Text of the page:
|Title||The Shifting Landscape of Ratepayer-Funded Energy Efficiency in the U.S.|
|Year of Publication||2009|
|Authors||Galen L Barbose, Charles A Goldman, Jeff Schlegel|
|Keywords||demand-side management (dsm), electric utilities, electricity markets and policy group, energy analysis and environmental impacts department, energy efficiency|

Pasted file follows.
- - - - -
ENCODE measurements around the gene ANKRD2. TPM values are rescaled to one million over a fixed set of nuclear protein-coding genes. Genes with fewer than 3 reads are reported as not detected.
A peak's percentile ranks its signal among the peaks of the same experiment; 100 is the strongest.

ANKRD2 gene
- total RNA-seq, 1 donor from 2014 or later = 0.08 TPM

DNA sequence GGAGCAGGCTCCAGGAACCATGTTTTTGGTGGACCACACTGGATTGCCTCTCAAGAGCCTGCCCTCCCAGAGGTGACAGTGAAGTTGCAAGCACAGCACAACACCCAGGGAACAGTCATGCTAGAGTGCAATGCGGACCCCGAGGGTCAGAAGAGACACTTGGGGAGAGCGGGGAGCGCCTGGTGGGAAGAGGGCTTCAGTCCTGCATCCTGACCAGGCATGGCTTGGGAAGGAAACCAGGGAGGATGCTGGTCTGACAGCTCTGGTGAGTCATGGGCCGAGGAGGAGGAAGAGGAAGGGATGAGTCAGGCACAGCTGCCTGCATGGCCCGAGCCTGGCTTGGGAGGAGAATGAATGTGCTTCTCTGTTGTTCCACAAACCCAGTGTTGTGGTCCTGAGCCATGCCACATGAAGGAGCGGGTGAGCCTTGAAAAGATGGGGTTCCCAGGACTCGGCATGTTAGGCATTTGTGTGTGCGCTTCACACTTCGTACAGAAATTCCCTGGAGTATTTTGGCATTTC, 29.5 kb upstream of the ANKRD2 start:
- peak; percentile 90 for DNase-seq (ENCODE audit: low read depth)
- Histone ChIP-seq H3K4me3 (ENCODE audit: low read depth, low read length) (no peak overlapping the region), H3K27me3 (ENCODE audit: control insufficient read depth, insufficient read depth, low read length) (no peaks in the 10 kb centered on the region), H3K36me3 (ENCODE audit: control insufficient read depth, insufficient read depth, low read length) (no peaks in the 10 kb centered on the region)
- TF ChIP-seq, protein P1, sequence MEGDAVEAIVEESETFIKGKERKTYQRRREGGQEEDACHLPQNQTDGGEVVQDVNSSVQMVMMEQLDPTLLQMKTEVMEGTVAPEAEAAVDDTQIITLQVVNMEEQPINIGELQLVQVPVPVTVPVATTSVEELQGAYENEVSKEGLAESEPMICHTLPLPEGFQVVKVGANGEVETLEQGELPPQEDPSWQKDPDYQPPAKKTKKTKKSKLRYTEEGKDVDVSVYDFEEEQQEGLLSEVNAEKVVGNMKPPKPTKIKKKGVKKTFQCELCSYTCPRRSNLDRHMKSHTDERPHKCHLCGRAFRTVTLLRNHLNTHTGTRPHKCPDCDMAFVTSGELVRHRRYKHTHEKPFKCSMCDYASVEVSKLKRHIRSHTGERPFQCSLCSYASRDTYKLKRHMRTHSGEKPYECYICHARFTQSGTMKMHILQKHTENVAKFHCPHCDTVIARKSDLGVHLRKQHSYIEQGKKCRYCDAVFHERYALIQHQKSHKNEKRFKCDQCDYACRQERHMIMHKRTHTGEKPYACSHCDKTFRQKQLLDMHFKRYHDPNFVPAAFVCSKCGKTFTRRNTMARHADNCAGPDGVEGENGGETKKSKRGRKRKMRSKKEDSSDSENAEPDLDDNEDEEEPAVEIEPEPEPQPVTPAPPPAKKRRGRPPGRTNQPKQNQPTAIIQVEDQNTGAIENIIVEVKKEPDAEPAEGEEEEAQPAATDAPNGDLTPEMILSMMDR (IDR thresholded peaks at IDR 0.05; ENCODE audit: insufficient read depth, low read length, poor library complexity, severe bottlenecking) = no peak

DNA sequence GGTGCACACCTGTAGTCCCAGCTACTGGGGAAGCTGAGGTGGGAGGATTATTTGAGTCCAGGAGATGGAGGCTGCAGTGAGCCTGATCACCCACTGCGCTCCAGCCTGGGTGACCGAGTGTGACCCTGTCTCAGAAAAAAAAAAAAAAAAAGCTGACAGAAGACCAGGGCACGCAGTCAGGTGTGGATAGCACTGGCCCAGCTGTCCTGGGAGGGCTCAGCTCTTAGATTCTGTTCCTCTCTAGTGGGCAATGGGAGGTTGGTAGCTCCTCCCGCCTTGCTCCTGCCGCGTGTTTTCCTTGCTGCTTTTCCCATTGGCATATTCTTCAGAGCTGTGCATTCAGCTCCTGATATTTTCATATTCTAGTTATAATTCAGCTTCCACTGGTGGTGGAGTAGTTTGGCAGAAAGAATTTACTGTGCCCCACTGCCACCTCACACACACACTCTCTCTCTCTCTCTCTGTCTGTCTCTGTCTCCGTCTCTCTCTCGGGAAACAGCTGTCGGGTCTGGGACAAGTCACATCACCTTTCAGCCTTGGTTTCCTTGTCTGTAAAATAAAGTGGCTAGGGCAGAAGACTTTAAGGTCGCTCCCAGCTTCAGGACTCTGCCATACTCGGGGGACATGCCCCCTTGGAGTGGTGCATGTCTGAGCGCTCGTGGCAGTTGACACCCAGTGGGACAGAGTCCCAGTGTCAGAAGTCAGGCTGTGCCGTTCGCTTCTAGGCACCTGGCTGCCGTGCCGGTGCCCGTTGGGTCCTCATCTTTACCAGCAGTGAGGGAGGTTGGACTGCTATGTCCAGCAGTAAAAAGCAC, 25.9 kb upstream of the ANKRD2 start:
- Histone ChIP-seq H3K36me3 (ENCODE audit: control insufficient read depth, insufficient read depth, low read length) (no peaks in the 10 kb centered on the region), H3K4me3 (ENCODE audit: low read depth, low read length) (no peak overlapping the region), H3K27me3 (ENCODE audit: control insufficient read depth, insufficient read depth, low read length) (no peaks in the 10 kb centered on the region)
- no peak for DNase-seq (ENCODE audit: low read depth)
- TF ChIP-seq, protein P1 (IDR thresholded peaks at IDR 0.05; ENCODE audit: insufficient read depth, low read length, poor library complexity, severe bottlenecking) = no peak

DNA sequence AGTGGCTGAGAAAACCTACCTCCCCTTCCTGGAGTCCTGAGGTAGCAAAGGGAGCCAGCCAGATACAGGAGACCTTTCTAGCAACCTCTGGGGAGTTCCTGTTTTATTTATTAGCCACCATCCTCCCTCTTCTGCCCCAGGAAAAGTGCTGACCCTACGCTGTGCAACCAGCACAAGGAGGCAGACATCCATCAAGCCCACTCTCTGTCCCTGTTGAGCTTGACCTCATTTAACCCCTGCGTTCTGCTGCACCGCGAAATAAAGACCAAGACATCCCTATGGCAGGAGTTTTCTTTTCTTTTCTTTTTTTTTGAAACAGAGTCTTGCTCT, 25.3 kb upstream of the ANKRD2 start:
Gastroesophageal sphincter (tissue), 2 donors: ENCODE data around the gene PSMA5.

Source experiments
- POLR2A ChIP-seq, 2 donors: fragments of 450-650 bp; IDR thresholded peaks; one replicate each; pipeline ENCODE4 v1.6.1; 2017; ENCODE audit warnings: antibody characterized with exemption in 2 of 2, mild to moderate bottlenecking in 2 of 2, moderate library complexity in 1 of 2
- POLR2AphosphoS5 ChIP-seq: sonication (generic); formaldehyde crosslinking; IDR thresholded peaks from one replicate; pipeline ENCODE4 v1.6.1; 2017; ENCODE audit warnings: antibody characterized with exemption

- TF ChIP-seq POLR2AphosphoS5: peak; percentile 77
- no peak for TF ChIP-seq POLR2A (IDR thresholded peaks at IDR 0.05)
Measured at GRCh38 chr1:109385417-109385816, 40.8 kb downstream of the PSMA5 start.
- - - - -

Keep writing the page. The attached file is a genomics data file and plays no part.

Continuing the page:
Over the last two decades, utility ratepayer funding for energy efficiency programs has seen both booms and busts. Currently, roughly 35 states implement some set of ratepayer-funded electric and/or natural gas energy efficiency programs, with a total U.S. budget of $3.1 billion in 2008 (CEE 2008).1 The top 10 states account for about 80% of this total, each of which planned to spend $100 million or more in 2008. California, the undisputed heavyweight in terms of the absolute magnitude of its spending on energy efficiency, represented one-third of the total U.S. energy efficiency program budget in 2008. A proliferation of new state-level policies enacted over the past several years suggests that the next decade may see a dramatic and sustained increase in overall funding levels, and a fundamental re-drawing of the energy efficiency map. These new policies include: energy efficiency portfolio or resource standards (EEPS or EERS), requirements that utilities acquire all cost-effective energy efficiency, strengthened integrated resource planning (IRP) or demand-side management (DSM) planning requirements, and regulatory incentive mechanisms to better align utility financial interests with improvements in customer energy efficiency. To assess the impact of these new policies on energy efficiency spending and savings, we developed a set of projections (low, medium, and high) of ratepayer-funded energy efficiency program spending and savings through 2020, based on a state-by-state review of energy efficiency policies currently on the books or in the pipeline, as well as recent IRPs and DSM plans.
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